For fans of Scalextric, My First Scalextric may not be your favourite set, but it is a good starter set, and it’s definitely a good set for younger children if you don’t want to spend a fortune on a beginners kit. And as far as Christmas gifts go, it’ll be great for spending time and having fun together after all the gifts are unwrapped on Christmas morning.

Christmas Gifts: 4+ Fantastic Magazines For Children

While children today have so many amazing things that we didn’t even dream possible when we were kids, there was one thing that we had that they don’t: mail. Or ‘snail mail’ as we know it today. While adulthood has dulled the joy of the postman’s ring a little, since most of what he brings me is bills, there’s still a momentary thrill of excitement when I see him (or her) walking up the path. What’s he bringing? Is it for me? Is that a parcel I see peeking out of his over the shoulder bag? So exciting. (Or maybe I should get out more?) But either way, this is a thrill our children don’t really know.

As a child and later as a teenager I had pen pals, and a subscription to a Tinkerbell, and a later a couple of teen magazines and the arrival of the postman was the most wonderful thing.

Magazine Subscription Ideas for KidsRead more: Christmas Gifts: 4+ Fantastic Magazines For Children

60+ Activity Advent Calendar Ideas

This year we are making a big deal out of Advent. I am totally overcompensating for the fact that there are no cousins, no nieces and nephews, no aunts, no uncles and no grandparents around, and on as tight a budget as possible, I’m trying to make every day of Advent special in one way or another.

In order to do this we are starting each day with a toy advent calendar, a book advent calendar and an activity advent calendar. We try to marry up the book advent with the activity advent, so if the characters in the book make biscuits, we make biscuits. If they decorate their tree, we decorate ours, and so on. Sometimes the link is only a tenuous one, but a link none the less. It’s more about the togetherness than the actual activity really.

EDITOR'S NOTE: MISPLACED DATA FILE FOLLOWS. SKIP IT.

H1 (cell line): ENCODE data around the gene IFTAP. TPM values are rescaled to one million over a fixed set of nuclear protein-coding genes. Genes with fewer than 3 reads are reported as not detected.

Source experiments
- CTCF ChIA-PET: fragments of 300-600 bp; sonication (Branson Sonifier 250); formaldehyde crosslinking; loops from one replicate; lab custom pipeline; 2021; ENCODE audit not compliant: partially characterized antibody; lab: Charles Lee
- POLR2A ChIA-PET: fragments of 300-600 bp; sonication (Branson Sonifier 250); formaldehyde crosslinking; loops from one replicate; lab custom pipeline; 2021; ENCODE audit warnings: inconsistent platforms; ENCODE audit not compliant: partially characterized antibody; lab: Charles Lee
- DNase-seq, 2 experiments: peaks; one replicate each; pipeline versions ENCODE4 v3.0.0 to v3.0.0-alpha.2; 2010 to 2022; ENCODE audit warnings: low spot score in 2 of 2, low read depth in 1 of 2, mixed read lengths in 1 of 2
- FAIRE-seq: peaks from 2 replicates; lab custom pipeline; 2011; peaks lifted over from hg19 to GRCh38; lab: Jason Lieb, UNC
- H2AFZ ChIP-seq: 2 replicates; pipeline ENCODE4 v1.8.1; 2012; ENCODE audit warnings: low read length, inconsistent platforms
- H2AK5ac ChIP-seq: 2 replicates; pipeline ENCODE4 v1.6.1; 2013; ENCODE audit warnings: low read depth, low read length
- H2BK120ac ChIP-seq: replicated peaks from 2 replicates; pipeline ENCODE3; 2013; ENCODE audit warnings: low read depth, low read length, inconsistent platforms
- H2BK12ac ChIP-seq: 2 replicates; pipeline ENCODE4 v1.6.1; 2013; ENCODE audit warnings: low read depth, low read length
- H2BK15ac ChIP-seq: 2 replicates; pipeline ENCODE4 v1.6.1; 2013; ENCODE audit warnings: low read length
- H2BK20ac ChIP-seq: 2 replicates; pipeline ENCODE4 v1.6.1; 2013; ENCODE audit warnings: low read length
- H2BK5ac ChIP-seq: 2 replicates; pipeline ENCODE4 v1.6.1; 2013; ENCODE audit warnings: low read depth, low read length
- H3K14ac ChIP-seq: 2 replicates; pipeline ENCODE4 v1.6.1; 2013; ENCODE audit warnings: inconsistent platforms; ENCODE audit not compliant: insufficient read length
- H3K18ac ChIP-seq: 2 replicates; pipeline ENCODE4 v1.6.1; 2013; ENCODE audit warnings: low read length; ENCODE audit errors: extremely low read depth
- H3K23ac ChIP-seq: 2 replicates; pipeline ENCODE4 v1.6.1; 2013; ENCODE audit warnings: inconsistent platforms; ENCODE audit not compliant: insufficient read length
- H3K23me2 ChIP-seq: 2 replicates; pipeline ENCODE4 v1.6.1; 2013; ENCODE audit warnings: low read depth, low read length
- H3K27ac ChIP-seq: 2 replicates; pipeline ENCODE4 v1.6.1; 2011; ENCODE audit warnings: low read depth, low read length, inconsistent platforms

To make our activity calendar as fun as possible, I start by making a list of everything that’s happening around us. Friends are having a Christmas party? There’s a community candlelight walk? There’s a community carols by candlelight? The cathedral in town has a Christingle ceremony? Christmas market? Santa cruises? All these things go on my list and in the calendar. That way I can pre-buy tickets to make December a little less costly. I can also look through the Christmas books and see which stories would marry up with what’s happening in the area, then I number those books with the date of the activity – A ‘Jack Frost’ matinee show at the theatre on 10 December would mean I label the Jack Frost book Number 10.

It’s a fair bit of work and planning and it’s a good idea to have backups like craft activities in case weather, sickness or just not feeling like it change the plans.

Advent Calendar

  • Act out the nativity story with a nativity scene
  • Attend “Carols by Candlelight”
  • Attend a Christmas concert
  • Attend a Christmas parade (or watch on TV/YouTube)
  • Attend a Christmas market

Book Advent Calendar

  • Attend Christmas Eve Mass at a beautiful cathedral
  • Build a snowman together
  • Bundle up and go on a sleigh ride
  • Buy bargain events and activities on websites like Wowcher, Groupon, Living Social, and Little Bird
  • Buy easy and ready made craft kits – for example Lidl and various Pound shops have small Christmas craft kits, and Baker Ross too
  • Clean out your toy boxes and donate good quality items to a charity shop
  • Colour a Christmas picture or make a Christmas craft
  • Create Christmas messages and videos using Portable North Pole – one for the day you post a letter to Santa, one for a few days before Christmas, one for Christmas eve… loads to choose from